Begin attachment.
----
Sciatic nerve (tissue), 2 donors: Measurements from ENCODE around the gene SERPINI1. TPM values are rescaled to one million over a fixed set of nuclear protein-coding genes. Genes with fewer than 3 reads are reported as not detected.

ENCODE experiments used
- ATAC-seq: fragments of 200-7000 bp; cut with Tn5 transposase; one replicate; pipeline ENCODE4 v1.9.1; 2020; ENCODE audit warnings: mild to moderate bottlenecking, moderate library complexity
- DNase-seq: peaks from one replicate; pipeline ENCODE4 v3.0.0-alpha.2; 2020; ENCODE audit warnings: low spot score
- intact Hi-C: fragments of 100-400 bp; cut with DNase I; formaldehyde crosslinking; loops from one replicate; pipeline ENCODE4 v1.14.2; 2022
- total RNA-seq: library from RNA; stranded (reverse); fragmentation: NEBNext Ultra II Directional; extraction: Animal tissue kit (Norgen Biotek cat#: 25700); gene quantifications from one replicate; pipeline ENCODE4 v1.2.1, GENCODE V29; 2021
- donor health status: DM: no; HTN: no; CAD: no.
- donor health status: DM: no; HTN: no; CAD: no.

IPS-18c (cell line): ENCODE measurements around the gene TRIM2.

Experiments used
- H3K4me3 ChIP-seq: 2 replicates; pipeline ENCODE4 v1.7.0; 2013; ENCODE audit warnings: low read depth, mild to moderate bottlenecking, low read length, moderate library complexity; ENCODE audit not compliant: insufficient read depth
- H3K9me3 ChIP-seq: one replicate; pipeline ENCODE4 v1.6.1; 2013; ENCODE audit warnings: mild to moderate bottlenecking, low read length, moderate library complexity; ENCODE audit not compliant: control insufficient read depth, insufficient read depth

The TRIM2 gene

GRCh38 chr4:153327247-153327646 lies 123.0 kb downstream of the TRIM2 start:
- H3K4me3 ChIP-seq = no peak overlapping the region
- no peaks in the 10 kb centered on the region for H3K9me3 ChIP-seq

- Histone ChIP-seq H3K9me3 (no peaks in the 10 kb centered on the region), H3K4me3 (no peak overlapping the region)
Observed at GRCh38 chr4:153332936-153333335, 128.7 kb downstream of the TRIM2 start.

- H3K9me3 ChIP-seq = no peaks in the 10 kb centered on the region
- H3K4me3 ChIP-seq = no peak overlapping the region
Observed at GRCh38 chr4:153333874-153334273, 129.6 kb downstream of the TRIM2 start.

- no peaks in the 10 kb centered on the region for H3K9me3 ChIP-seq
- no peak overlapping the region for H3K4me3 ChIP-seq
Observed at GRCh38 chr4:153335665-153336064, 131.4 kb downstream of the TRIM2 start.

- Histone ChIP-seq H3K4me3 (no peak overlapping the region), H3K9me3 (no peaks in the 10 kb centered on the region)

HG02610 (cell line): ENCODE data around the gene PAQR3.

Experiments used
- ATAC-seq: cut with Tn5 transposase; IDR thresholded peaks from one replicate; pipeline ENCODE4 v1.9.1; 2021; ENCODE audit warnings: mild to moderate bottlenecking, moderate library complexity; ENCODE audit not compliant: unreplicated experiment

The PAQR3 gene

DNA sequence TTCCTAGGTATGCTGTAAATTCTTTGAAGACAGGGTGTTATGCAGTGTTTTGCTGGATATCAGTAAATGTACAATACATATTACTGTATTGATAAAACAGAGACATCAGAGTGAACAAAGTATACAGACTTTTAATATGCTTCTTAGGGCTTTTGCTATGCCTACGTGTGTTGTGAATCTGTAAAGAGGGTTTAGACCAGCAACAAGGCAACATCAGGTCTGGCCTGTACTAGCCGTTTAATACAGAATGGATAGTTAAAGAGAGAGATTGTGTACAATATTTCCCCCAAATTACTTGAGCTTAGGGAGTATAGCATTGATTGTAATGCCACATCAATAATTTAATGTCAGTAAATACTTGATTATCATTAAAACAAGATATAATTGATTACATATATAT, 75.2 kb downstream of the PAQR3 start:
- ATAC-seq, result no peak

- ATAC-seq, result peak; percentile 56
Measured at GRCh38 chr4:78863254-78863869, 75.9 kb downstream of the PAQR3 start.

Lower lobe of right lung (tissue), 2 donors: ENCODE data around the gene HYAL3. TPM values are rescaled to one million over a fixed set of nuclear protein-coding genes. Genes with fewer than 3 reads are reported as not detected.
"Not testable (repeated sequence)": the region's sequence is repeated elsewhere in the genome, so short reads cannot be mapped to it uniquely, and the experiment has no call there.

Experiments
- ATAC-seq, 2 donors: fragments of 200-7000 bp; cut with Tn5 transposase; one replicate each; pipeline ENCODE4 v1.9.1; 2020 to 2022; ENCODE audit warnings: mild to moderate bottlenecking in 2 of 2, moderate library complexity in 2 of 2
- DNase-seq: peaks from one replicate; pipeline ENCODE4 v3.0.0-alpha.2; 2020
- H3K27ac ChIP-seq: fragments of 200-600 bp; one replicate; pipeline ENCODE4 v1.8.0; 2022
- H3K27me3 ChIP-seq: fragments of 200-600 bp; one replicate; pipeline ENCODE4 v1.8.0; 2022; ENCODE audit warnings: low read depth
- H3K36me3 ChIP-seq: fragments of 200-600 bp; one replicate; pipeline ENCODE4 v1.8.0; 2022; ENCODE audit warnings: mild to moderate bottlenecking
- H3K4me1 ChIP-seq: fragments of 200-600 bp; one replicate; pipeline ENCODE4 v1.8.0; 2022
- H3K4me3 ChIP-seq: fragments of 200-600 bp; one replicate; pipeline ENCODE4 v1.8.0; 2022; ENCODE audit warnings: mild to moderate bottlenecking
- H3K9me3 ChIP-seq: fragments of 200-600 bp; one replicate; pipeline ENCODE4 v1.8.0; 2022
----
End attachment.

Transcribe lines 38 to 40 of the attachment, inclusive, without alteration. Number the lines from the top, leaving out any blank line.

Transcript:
- DNase-seq: peaks from one replicate; pipeline ENCODE4 v3.0.0-alpha.2; 2020
- H3K27ac ChIP-seq: fragments of 200-600 bp; one replicate; pipeline ENCODE4 v1.8.0; 2022
- H3K27me3 ChIP-seq: fragments of 200-600 bp; one replicate; pipeline ENCODE4 v1.8.0; 2022; ENCODE audit warnings: low read depth